Have you raised a family? Did you spend years going without things that you wanted and even needed so the money would stretch to cover the bare necessities? Have you survived? Then you have a mission all your own for people struggling with today's inflation. You have empathy for them and something to say.

Have you spent days in an intensivecare waiting room, waiting . . . waiting . . . waiting for someone you cherish to live— or die? Have you trudged that long, lonely road of grief? You have a special message for those who wait and grieve.

Joan recalls how she felt at 10 years of age when her father died. "I sat on my front steps all alone," she says. "Friends were bustling around, caring for my mother and giving me quick hugs and saying, 'Oh, you poor little thing.' I wanted to die too. Then Mary came, and I'll never forget her as long as I live. She was the greatest comfort."

"What did Mary do?" someone asked.

"She sat next to me, held my hand, and cried. She cried with me. That's all."

A lot of the world doesn't need sermons or lectures. They don't need advice or flowery platitudes or even Bible verses. All they need is someone to sit with them and weep. Someone who has been through the same valley, who knows their fears and who cares.

I know that many people don't follow my advice. I even smiled when I received an answer from a woman who had written telling me how her boyfriend treated her "like dirt." You can imagine what I told her. This was her reply. "I got your letter, but I've decided that I just can't leave him no matter what he does to me. If I really love him, I'll stay with him." You can't win 'em all, they say, but you can try. Carole wrote that she plans to be married in a few months, but when her fiance gets mad he hits her. Hard. Could this be a problem?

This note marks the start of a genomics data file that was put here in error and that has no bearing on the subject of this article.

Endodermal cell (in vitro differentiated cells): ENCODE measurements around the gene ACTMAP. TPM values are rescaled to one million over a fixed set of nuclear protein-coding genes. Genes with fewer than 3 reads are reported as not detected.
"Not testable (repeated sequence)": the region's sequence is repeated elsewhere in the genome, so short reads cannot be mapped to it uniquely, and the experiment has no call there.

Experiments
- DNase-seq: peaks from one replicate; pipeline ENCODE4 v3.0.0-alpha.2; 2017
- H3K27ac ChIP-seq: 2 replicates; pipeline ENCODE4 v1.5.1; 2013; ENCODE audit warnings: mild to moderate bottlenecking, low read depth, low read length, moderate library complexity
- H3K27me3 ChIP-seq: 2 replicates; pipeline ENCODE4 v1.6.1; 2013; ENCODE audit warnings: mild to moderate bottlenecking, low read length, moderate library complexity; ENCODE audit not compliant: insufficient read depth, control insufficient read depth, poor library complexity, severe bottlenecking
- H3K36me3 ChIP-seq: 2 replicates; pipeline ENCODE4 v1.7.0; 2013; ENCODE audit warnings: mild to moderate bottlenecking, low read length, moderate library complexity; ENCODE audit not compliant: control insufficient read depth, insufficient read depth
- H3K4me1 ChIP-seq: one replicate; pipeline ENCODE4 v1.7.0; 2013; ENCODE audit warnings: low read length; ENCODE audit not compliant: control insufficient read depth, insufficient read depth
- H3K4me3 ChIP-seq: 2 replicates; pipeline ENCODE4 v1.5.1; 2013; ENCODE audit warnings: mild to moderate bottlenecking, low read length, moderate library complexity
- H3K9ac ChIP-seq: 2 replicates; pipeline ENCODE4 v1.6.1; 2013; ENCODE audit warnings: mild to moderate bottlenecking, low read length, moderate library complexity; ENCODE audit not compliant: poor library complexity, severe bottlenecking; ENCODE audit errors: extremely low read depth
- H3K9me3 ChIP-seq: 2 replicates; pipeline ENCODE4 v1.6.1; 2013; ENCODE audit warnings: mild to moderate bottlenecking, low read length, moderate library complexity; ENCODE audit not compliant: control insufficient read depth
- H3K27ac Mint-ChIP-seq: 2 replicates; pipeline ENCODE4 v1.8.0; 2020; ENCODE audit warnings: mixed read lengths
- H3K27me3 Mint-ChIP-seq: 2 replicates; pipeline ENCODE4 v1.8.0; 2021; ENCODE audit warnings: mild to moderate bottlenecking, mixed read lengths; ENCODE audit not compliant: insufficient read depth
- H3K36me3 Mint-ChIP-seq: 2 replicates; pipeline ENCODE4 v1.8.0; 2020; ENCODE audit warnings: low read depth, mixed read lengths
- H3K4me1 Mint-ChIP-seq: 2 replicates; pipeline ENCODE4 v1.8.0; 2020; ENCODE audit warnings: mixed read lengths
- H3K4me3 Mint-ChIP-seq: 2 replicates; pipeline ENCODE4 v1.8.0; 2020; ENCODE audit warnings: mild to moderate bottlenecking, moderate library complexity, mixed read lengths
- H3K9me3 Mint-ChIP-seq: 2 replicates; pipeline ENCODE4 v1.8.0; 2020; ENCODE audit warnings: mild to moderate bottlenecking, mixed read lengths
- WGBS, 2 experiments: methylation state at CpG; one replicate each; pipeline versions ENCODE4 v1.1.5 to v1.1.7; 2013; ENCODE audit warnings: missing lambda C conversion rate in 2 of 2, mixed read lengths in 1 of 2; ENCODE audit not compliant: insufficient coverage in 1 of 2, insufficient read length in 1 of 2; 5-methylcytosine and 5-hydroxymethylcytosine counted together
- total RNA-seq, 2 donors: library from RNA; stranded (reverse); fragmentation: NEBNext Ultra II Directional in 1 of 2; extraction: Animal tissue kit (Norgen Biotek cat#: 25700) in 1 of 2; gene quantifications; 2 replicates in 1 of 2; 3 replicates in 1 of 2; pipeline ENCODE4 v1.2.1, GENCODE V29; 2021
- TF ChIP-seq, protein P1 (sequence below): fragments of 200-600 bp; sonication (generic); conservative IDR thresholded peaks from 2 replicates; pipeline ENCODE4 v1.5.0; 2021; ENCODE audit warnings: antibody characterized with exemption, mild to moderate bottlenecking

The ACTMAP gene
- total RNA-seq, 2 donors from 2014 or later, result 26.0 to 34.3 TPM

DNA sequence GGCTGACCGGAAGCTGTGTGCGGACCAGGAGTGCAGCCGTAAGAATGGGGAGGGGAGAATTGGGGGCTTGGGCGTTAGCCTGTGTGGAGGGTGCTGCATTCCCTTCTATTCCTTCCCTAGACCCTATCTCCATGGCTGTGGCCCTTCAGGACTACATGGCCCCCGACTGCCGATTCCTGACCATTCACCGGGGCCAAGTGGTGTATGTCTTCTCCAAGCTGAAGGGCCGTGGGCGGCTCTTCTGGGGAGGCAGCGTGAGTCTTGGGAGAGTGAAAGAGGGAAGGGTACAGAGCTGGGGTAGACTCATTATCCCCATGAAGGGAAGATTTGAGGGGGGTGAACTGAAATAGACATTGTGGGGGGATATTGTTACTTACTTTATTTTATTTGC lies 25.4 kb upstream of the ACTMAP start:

What can I say? Again, common-sense advice about problems before marriage intensifying afterward, but this time I went a step further. I gave Carole's letter to a friend of mine who was a battered wife. At one time Shari did not value herself enough to realize that she didn't deserve being beaten up every week or so. Like many battered women, Shari's lack of self-esteem led her to reason her husband wouldn't do it if she didn't deserve what she was getting. Shari had to learn to like herself, to accept herself, before she could accept God's love. Shari is now a happy Christian, and she has something to tell Carole.

Where do you come in as a minister's wife, a woman with needs and problems of her own? You too are special. You have learned through your problems, your successes, yes, even your failures. You can read Christian-oriented books for statistics to back up the things you've learned from simply living. Perhaps a weekly column in your hometown newspaper would be a good place to start sharing your Christian philosophy with the general public.

A lot of people won't read the minister's column, but few can resist an advice column. You can write up a half-dozen problems and answers, using a variety of ages and situations, and submit them to your local paper. Perhaps they'll run them for a time to see whether there's a response. Eventually you might get paid enough to cover your paper and stamps if you choose to answer personally. And you will reach people who would never come into your church, people that no other Christian is speaking to.

In Matthew 25 when Christ told the story of the last judgment, the saved ask the King, " 'When did we see thee hungry and feed thee, or thirsty and give thee drink? And when did we see thee a stranger and welcome thee?'" And the King answered them, " Truly, I say to you, as you did it to one of the least of these my brethren, you did it to me'" (verses 37-40, R.S.V.).*


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Penny Estes Wheeler is a mother, homemaker, author of The Appearing, and advice columnist!

September 1982